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Wei Yang and Betty Xiang




This husband-and-wife duo--Wei Yang plays a four-stringed lute called the pipa, Betty Xiang the two-stringed, violinlike erhu--moved to Chicago four years ago, looking for a less regimented professional life than they'd known in their native Shanghai. Though both had been well-regarded virtuosos in China, touring as soloists with the National Shanghai Orchestra, they played as many as 500 concerts a year, often repeating the same dozen traditional songs. Since arriving here, they've successfully widened their repertoires, playing with pan-ethnic fusion bands like the All-American Immigrant Orchestra, performing at the first Chicago World Music Festival--where Yang pulled off a version of "The Star-Spangled Banner" worthy of Hendrix--and contributing to a genre-bending Bach program at Ravinia. Both took up music in the early 70s, at the peak of the Cultural Revolution. Xiang learned the erhu from her father, a renowned virtuoso and teacher; the instrument is played with its bow hair threaded between the steel strings and has a throaty, melancholy tone, amplified by a small box covered in snakeskin. The pear-shaped pipa usually has 20 to 30 frets and steel or silk strings, played fingerstyle; traditional techniques include string bends, rapid tremolos, the use of harmonics, and sustained tones created by plucking with all four fingers in smooth succession. Yang can shift fluidly from a slow melody to rippling cascades and back, and his rapt concentration makes him a riveting presence onstage. In conjunction with the Art Institute's exhibit "Taoism and the Arts of China," the couple is offering a series of recitals in December, including two this weekend. They'll perform in the exhibit's replica of a Taoist scholar's study, and the seven short pieces they'll play, which date back to the 17th century, are all believed to be Taoist in origin. Some, culled from an anthology of Chinese folk tunes and court music, either accompanied Taoist rituals or bear titles--like "Listening to the Whisper of the Pines"--that suggest Taoist cosmology, with its emphasis on the transience of life, the permanence of nature, and the harmonious balance of creation and destruction. Others were arranged in the early 20th century by Ah Bing, a blind Taoist priest who became an itinerant master musician. As part of the program Mary Sue Glosser, the Art Institute's education coordinator, will discuss Taoist music and art and show slides of works in the exhibit. Saturday and Sunday, December 2 and 3, 1:30 PM, Regenstein Hall, Art Institute of Chicago, 111 S. Michigan; 312-443-3600. The duo also performs next Friday, December 8, at noon at McGuire Hall, Saint Xavier University, 3700 W. 103rd; 773-298-3421.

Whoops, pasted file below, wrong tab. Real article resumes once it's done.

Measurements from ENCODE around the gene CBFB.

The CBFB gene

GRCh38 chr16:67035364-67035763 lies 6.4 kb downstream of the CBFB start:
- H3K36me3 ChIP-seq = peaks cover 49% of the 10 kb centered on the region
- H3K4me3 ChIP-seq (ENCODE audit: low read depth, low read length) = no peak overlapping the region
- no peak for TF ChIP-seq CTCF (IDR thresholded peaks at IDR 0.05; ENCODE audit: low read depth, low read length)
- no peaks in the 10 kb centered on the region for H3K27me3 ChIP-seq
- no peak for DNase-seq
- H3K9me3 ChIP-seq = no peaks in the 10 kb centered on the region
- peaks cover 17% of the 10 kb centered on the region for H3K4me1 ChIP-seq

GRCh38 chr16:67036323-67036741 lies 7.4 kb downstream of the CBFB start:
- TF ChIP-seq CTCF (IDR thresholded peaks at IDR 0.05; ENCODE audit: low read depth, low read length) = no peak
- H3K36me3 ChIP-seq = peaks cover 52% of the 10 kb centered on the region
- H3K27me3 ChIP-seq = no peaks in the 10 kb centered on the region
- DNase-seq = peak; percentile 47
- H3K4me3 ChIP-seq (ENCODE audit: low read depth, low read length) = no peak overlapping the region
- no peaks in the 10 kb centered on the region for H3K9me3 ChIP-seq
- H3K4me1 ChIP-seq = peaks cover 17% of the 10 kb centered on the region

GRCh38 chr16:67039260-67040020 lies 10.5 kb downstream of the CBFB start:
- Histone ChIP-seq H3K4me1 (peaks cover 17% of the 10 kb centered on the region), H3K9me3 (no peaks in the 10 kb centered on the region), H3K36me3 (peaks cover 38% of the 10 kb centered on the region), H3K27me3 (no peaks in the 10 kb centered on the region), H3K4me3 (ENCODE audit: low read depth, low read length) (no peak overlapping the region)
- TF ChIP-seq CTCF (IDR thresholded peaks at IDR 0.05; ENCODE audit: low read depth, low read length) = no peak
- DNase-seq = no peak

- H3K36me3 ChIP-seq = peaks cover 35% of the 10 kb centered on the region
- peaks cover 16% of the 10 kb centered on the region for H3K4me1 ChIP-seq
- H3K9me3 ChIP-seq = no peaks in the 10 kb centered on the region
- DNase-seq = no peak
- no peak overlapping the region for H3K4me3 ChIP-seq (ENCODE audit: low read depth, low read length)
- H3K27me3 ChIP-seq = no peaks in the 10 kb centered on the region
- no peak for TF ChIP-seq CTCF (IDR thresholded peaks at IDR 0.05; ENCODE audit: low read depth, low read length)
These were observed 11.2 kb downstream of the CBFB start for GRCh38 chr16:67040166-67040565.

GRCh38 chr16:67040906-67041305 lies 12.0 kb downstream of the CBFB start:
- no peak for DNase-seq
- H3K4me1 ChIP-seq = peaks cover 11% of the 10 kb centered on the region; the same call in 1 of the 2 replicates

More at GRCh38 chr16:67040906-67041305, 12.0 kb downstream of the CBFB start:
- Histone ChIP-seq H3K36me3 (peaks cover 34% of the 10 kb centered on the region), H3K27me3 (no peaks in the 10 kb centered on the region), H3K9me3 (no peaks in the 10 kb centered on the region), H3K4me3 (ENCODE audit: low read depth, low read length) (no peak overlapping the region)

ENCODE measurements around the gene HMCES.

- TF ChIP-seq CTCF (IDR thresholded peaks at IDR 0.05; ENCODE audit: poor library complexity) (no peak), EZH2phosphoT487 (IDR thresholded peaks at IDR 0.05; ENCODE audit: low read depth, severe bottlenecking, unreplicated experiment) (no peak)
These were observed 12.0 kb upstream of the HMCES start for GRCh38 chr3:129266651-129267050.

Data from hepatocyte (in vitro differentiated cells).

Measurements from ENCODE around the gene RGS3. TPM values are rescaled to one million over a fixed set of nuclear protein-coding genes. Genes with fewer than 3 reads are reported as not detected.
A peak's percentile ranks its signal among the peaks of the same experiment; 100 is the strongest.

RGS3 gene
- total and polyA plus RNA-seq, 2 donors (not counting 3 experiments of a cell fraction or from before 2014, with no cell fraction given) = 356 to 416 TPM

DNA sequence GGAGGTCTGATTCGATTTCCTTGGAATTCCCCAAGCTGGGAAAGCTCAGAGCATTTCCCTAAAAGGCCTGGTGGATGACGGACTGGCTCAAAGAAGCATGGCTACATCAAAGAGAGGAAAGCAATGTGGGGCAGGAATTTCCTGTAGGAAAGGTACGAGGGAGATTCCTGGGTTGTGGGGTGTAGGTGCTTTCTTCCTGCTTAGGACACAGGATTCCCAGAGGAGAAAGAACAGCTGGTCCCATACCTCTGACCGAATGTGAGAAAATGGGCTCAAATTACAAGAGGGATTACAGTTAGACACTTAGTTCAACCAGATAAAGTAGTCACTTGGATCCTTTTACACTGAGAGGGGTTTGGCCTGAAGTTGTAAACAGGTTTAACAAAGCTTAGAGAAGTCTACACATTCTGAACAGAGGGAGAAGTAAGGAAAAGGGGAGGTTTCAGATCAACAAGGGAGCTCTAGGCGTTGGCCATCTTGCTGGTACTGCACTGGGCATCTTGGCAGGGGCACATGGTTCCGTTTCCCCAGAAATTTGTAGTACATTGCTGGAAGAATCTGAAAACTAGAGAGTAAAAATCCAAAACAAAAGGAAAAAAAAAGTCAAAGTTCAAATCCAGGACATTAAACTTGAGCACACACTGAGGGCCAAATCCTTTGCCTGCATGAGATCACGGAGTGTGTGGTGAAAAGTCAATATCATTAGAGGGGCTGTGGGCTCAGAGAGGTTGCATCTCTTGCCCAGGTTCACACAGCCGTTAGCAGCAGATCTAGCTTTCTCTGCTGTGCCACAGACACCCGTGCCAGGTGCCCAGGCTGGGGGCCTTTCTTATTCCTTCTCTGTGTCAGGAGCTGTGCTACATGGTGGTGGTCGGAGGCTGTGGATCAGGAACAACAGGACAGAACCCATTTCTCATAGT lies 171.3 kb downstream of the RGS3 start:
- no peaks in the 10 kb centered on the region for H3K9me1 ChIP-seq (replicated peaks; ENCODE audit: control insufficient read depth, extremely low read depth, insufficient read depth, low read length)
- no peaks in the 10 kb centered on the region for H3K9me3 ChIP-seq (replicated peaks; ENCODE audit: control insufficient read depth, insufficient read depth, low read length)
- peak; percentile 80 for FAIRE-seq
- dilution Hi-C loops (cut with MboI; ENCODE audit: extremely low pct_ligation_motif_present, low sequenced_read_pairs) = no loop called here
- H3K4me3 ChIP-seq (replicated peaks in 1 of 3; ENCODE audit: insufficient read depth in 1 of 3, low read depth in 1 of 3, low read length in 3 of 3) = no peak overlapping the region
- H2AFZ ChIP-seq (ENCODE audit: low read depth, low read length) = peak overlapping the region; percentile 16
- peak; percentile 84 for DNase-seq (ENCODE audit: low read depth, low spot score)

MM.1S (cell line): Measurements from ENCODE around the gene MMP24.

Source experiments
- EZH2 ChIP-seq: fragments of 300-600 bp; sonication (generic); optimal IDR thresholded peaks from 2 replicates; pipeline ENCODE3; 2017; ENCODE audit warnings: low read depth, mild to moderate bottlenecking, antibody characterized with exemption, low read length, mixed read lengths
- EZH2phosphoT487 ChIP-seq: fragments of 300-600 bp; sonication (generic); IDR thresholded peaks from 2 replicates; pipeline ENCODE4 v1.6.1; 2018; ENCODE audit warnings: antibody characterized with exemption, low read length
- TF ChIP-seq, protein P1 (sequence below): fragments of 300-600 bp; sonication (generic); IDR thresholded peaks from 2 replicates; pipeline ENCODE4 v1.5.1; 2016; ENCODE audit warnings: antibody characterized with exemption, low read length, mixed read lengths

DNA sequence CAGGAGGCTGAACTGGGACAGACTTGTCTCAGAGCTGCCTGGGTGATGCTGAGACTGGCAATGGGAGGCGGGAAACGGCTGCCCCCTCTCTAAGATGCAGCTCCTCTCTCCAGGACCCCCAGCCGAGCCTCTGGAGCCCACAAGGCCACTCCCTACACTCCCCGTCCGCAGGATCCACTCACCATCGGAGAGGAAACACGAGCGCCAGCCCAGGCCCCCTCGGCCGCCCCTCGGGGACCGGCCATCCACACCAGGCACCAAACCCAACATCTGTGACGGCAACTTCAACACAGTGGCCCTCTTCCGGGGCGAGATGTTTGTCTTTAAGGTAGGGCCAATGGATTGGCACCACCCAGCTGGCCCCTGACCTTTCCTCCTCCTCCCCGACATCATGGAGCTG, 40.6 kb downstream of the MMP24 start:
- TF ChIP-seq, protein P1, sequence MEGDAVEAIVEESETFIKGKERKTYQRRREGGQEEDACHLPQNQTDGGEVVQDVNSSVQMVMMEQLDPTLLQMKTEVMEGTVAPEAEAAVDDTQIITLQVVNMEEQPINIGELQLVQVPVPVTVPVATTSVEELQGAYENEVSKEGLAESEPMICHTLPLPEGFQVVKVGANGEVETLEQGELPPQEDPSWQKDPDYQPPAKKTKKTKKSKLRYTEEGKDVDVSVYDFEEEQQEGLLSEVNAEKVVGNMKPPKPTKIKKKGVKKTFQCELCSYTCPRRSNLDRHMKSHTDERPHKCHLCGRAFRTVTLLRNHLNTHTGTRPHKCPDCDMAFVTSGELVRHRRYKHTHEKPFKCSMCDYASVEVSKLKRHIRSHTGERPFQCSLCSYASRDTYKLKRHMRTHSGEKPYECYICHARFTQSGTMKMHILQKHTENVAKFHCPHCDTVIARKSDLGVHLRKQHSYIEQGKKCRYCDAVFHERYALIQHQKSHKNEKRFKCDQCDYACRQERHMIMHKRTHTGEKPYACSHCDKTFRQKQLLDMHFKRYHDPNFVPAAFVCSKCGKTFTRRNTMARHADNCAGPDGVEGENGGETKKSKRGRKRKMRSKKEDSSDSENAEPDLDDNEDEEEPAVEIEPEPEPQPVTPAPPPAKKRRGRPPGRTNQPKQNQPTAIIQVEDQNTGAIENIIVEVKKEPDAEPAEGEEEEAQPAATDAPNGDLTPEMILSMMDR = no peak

Art accompanying story in printed newspaper (not available in this archive): photo/Cynthia Howe.

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